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IRS Commish Reminds Congress That If They Blow Off Tax Policy, We’ll Have a Giant Mess on Our Hands

There’s a small part of us that hopes the lame-o Congress just throws their hands up and lets all the outstanding tax policy issues expire, just to see what the fallout would be.

While we wish no harm to our practitioner friends like Joe Kristan, watching the pols in Congress squirm from the wrath of the American populace would be rather enjoyable.

Doug Shulman, on the other hand, does not share our impish impulses and wrote a letter to Congressional members on the Senate Finance and House Ways & Mean Committees, reminding them that if they let this one get away, his agency will have one hell of a mess on their hands.


Reuters has some excerpts:

“Of course, if legislation has not passed by the end of this year, our computers will have been programed incorrectly and we will need to delay filing for these individuals,” he said in a letter to the top lawmakers on the congressional committees charged with tax policy.

Realizing that the members might not quite understand what all this crazy-talk means, the Commish gave some details:

“It would be an unprecedented and daunting operational challenge to open the tax filing season under one set of tax laws with respect to AMT and extenders, begin accepting tax returns, and then have the law change,” Shulman wrote.

So essentially, re-doing a bunch of work. Nobody wants that. Luckily for everyone involved, Shulman appears to understand that while dysfunction is standard operating procedure on the Hill, most CPAs prefer providing above average client service.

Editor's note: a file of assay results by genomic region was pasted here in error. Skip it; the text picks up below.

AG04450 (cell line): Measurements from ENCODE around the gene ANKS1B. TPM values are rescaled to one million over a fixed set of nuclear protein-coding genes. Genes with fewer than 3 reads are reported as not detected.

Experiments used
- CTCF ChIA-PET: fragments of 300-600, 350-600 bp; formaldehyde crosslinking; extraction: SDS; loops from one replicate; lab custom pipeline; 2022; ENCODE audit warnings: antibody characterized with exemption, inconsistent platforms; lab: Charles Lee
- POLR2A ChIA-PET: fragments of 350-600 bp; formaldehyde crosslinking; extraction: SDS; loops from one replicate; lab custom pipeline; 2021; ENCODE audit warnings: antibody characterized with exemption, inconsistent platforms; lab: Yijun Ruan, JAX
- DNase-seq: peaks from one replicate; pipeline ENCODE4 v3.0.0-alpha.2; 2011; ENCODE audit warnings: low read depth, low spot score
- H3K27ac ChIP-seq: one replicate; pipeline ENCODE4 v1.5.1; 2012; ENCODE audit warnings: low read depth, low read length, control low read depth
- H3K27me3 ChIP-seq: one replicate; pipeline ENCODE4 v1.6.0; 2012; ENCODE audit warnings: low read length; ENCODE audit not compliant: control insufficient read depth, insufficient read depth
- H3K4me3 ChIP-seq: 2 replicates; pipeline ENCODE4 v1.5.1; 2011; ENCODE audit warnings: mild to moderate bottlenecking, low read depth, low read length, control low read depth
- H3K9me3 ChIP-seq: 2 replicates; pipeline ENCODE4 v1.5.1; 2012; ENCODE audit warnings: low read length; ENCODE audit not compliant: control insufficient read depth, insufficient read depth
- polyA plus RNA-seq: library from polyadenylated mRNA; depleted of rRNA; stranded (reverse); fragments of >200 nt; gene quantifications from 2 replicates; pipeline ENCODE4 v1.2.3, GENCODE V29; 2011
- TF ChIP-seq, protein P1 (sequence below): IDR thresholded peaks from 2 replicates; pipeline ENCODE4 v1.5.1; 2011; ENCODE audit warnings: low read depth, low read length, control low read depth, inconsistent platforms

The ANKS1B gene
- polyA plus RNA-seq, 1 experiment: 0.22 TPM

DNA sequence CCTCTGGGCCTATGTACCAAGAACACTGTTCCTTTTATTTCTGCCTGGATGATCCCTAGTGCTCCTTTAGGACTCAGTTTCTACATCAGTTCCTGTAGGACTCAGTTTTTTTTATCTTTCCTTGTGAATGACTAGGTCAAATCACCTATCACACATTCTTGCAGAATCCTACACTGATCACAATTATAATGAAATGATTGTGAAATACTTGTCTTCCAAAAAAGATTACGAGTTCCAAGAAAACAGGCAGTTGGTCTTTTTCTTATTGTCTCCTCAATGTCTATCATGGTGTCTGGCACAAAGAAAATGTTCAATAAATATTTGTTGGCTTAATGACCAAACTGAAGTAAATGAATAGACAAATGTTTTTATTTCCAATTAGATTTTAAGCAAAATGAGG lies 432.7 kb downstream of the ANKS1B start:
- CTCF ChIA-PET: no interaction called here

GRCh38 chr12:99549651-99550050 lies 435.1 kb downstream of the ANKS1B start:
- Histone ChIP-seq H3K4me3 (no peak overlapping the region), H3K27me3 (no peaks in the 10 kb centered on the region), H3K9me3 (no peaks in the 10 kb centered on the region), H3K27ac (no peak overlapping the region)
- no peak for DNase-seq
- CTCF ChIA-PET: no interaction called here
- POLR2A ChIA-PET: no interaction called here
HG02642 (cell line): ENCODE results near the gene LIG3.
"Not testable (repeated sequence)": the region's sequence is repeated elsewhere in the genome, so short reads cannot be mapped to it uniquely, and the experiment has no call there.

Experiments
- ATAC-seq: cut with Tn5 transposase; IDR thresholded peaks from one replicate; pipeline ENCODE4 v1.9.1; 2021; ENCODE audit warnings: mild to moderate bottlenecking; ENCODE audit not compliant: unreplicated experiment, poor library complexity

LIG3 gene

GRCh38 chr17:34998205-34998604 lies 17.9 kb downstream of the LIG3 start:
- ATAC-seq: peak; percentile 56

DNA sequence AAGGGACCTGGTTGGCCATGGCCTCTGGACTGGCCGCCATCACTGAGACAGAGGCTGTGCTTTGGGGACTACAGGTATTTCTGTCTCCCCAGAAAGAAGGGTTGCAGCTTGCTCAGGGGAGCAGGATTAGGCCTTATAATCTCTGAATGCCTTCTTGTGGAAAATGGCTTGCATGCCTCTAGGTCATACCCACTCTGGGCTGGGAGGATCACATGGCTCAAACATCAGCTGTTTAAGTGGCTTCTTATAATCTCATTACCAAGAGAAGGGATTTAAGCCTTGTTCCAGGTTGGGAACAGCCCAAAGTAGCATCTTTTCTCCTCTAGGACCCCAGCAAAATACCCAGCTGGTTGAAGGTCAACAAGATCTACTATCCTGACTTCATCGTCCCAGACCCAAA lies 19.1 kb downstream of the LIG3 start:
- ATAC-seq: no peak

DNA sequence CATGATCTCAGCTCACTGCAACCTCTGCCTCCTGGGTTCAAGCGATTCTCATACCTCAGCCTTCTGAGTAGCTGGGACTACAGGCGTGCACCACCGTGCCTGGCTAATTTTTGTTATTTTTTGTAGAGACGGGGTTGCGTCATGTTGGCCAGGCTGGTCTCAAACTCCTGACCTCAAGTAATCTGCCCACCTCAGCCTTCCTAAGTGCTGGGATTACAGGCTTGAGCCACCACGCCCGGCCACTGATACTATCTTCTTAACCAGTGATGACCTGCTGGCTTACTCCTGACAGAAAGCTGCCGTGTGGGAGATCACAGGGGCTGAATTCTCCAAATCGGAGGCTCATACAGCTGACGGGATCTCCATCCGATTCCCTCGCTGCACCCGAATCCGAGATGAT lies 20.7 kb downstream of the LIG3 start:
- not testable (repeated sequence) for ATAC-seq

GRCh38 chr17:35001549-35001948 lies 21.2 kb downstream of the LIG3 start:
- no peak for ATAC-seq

There’s a small part of us that hopes the lame-o Congress just throws their hands up and lets all the outstanding tax policy issues expire, just to see what the fallout would be.

While we wish no harm to our practitioner friends like Joe Kristan, watching the pols in Congress squirm from the wrath of the American populace would be rather enjoyable.

Doug Shulman, on the other hand, does not share our impish impulses and wrote a letter to Congressional members on the Senate Finance and House Ways & Mean Committees, reminding them that if they let this one get away, his agency will have one hell of a mess on their hands.


Reuters has some excerpts:

“Of course, if legislation has not passed by the end of this year, our computers will have been programed incorrectly and we will need to delay filing for these individuals,” he said in a letter to the top lawmakers on the congressional committees charged with tax policy.

Realizing that the members might not quite understand what all this crazy-talk means, the Commish gave some details:

“It would be an unprecedented and daunting operational challenge to open the tax filing season under one set of tax laws with respect to AMT and extenders, begin accepting tax returns, and then have the law change,” Shulman wrote.

So essentially, re-doing a bunch of work. Nobody wants that. Luckily for everyone involved, Shulman appears to understand that while dysfunction is standard operating procedure on the Hill, most CPAs prefer providing above average client service.

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